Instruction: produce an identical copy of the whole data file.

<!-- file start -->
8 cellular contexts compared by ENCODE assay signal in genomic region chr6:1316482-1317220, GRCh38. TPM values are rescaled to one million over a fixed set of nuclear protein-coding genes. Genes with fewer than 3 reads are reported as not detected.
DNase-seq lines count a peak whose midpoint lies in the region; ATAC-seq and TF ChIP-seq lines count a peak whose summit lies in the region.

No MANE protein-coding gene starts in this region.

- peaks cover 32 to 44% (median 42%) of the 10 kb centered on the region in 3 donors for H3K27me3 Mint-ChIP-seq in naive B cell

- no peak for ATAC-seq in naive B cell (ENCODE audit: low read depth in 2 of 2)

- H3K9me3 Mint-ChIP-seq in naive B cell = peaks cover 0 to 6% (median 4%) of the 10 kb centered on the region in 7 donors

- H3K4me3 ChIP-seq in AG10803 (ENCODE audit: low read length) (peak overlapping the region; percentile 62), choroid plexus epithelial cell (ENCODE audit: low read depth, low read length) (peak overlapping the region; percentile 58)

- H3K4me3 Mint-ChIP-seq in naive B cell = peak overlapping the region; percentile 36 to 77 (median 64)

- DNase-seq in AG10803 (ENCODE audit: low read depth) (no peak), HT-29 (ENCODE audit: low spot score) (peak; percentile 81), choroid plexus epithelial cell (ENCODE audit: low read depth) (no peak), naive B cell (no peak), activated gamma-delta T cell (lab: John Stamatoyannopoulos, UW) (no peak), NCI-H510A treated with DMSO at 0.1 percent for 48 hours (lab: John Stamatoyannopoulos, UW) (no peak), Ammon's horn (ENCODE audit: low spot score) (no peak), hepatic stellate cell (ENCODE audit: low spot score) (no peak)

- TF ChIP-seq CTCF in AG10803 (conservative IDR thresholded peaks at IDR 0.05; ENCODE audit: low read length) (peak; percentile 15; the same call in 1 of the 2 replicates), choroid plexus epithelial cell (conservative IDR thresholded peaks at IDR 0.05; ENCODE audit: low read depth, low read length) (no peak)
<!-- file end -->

8 cellular contexts compared by ENCODE assay signal in genomic region chr6:1316482-1317220, GRCh38. TPM values are rescaled to one million over a fixed set of nuclear protein-coding genes. Genes with fewer than 3 reads are reported as not detected.
DNase-seq lines count a peak whose midpoint lies in the region; ATAC-seq and TF ChIP-seq lines count a peak whose summit lies in the region.

No MANE protein-coding gene starts in this region.

- peaks cover 32 to 44% (median 42%) of the 10 kb centered on the region in 3 donors for H3K27me3 Mint-ChIP-seq in naive B cell

- no peak for ATAC-seq in naive B cell (ENCODE audit: low read depth in 2 of 2)

- H3K9me3 Mint-ChIP-seq in naive B cell = peaks cover 0 to 6% (median 4%) of the 10 kb centered on the region in 7 donors

- H3K4me3 ChIP-seq in AG10803 (ENCODE audit: low read length) (peak overlapping the region; percentile 62), choroid plexus epithelial cell (ENCODE audit: low read depth, low read length) (peak overlapping the region; percentile 58)

- H3K4me3 Mint-ChIP-seq in naive B cell = peak overlapping the region; percentile 36 to 77 (median 64)

- DNase-seq in AG10803 (ENCODE audit: low read depth) (no peak), HT-29 (ENCODE audit: low spot score) (peak; percentile 81), choroid plexus epithelial cell (ENCODE audit: low read depth) (no peak), naive B cell (no peak), activated gamma-delta T cell (lab: John Stamatoyannopoulos, UW) (no peak), NCI-H510A treated with DMSO at 0.1 percent for 48 hours (lab: John Stamatoyannopoulos, UW) (no peak), Ammon's horn (ENCODE audit: low spot score) (no peak), hepatic stellate cell (ENCODE audit: low spot score) (no peak)

- TF ChIP-seq CTCF in AG10803 (conservative IDR thresholded peaks at IDR 0.05; ENCODE audit: low read length) (peak; percentile 15; the same call in 1 of the 2 replicates), choroid plexus epithelial cell (conservative IDR thresholded peaks at IDR 0.05; ENCODE audit: low read depth, low read length) (no peak)